Affordable housing developers have been looking to tax-exempt bonds to help them escape hotly competitive 9% low-income housing tax credit rounds. While Fannie Mae and Freddie Mac continue to slug it out to grab a bigger share of the credit enhancement market, commercial banks compete to offer letters of credit (LOCs) as a tool for keeping their clients engaged with them.
“If a client insists on using a letter of credit – where they might be using Fannie or Freddie to buy the permanent loan – we still want that client and that business,” said Gerry Thole, U.S. Bank’s senior vice president and manager of community lending. Although he sees a growing number of clients choosing privately placed, unrated bonds and skipping the entire credit enhancement process, he noted that developers benefit by having many choices.
For example, California-based Mid-Peninsula Housing Coalition is relying heavily on tax-exempt bond financing to help it revitalize its healthy-but-aging portfolio, convert more of its market-rate units to affordable units, and free up equity funds for further acquisitions and activities. Mid-Peninsula has been primarily using private-activity tax-exempt bonds credit enhanced with LOCs.
“We’ve just found that, for us, in terms of the interest rate you can get, the terms you can get, and the conditions of approval, it has been easiest to go with an LOC,” said Terese McNamee, Mid-Peninsula’s vice president of finance and asset management.
Mid-Peninsula’s portfolio includes more than 70 properties and about 5,000 units. (It also manages about 1,000 units for other owners.) A lot of its properties are 30 or 40 years old, “and even [though] well-maintained, you still have some major components that need to be addressed,” said McNamee.
In 2005, Mid-Peninsula refinanced two properties using tax-exempt bond financing backed with LOCs from Union Bank of California. Timberwood, a 286-unit family complex in San Jose, underwent an $18 million refinancing. About $3 million was spent to rehab the property and about $15 million went to pay off existing debt. The developer used the transaction to enable it to rehabilitate the property, increase the number of units leased at affordable rents, and – on a portfolio basis – leverage the increased value of its wholly owned properties it has held for a long time to give it financial resources for expansion, said McNamee.
The goals were similar for Mid-Peninsula’s Monte Vista Terrace, a 150-unit seniors housing development in Mountain View, Calif. The only difference was that Monte Vista’s units were already 100% leased at affordable rates. The $13 million bond issuance, backed by an LOC, was used to pay off the existing Federal Housing Administration-insured mortgage and fund almost $2 million in rehab.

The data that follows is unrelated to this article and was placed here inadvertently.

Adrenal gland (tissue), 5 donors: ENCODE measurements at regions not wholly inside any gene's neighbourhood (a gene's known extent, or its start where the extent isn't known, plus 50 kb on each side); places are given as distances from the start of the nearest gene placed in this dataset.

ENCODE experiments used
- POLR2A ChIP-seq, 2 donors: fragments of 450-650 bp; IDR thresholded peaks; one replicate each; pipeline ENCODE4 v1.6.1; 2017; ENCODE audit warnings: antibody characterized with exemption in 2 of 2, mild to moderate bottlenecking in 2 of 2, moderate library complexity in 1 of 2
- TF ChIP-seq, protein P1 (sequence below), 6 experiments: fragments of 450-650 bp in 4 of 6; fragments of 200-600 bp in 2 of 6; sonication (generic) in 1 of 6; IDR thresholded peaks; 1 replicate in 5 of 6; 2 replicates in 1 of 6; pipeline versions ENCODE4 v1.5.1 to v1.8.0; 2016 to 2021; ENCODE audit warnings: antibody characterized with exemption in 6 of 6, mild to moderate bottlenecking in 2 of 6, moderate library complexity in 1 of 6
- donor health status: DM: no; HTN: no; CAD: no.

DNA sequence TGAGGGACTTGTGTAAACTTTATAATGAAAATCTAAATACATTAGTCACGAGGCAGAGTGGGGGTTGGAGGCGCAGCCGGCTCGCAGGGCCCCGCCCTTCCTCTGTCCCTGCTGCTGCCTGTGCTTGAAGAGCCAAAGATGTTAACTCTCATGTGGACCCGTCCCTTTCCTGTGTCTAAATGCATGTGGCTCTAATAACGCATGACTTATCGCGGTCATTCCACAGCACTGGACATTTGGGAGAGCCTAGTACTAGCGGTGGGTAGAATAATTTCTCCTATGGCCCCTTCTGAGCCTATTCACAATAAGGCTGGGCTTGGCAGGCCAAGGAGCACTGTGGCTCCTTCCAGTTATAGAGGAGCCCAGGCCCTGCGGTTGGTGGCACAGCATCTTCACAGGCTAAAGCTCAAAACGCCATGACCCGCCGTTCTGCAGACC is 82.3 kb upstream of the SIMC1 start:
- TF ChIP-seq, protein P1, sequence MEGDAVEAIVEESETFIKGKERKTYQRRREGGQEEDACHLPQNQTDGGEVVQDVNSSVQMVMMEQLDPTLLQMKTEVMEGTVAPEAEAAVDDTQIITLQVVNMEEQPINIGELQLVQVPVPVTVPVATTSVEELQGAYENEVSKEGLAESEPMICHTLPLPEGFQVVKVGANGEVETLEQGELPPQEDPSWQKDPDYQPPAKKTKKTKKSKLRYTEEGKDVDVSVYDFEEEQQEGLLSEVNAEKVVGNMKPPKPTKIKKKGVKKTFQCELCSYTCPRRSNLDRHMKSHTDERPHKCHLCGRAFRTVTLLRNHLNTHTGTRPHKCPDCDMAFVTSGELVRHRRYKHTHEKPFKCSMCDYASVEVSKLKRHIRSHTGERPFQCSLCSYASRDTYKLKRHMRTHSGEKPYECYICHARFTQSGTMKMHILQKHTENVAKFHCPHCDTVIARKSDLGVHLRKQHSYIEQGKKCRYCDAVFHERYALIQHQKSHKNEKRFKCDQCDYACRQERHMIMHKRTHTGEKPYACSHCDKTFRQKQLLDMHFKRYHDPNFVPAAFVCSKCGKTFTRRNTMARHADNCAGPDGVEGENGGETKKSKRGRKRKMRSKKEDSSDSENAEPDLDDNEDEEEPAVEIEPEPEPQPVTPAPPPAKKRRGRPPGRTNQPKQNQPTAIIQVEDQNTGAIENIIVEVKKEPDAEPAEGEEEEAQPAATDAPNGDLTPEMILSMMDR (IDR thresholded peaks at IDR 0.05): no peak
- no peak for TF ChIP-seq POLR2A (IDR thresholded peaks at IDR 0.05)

Other borrowers have been attracted to private placements of tax-exempt bonds, as more developers have heard of the cost and time savings that can come with this transaction (see Affordable Housing Finance, March 2005, page 25). Unlike a bond that is publicly sold, a private placement involves a lender buying the bond and holding onto it, so it does not need to get third-party underwriting, credit enhancement, and a lot of additional attorneys involved in the process.
Demand for LOCs
With many developers escaping the 9% tax credit competition and instead pursuing tax-exempt bonds, Joyce Moskovitz, senior vice president of community development for Bank of America (BofA), has seen continued strong interest over the past five years in customers seeking short-term LOCs – from customers new to bonds as well as customers who pursue both 4% and 9% credits. Short-term LOCs cover only the construction period, while long-term LOCs cover the permanent loan. BofA does offer long-term LOCs, but not as a regular product; the bank considers it depending on a transaction-by-transaction basis.
Many banks, on the other hand, have a great deal of experience with long-term financing and holding of real estate. “We are still offering long-term letters of credit,” said Jim Mather, vice president of Union Bank of California. “For us, it’s basically a real estate loan.”
LOCs can still be fairly expensive, but the prices have been steady for the past few years, according to Shaun Carrick, a principal at the East Coast law firm of Miles & Stockbridge, P.C. LOCs require an origination fee (typically 75 to 100 basis points, according to lenders) and an annual fee, which can range from 90 to 125 basis points.
U.S. Bank also provides long-term LOCs, but they may be waning in popularity. In 2005, U.S. Bank closed between $1.2 billion and $1.3 billion in housing debt deals, and about half of it was in private placements. “Three or four years ago, private placements would only have been about 20% of the total,” said U.S. Bank’s Thole. “We’ve done probably half as many letters of credit as we did” several years ago.
Many conventional banks offer short-term LOCs, but Thole notes that “there are many players in this who just choose not to do long-term lending.” He said banks have different corporate philosophies and varying approaches toward meeting their Community Reinvestment Act (CRA) responsibilities; some earn CRA points through multifamily housing, others, such as Wells Fargo, do so through single-family home mortgages.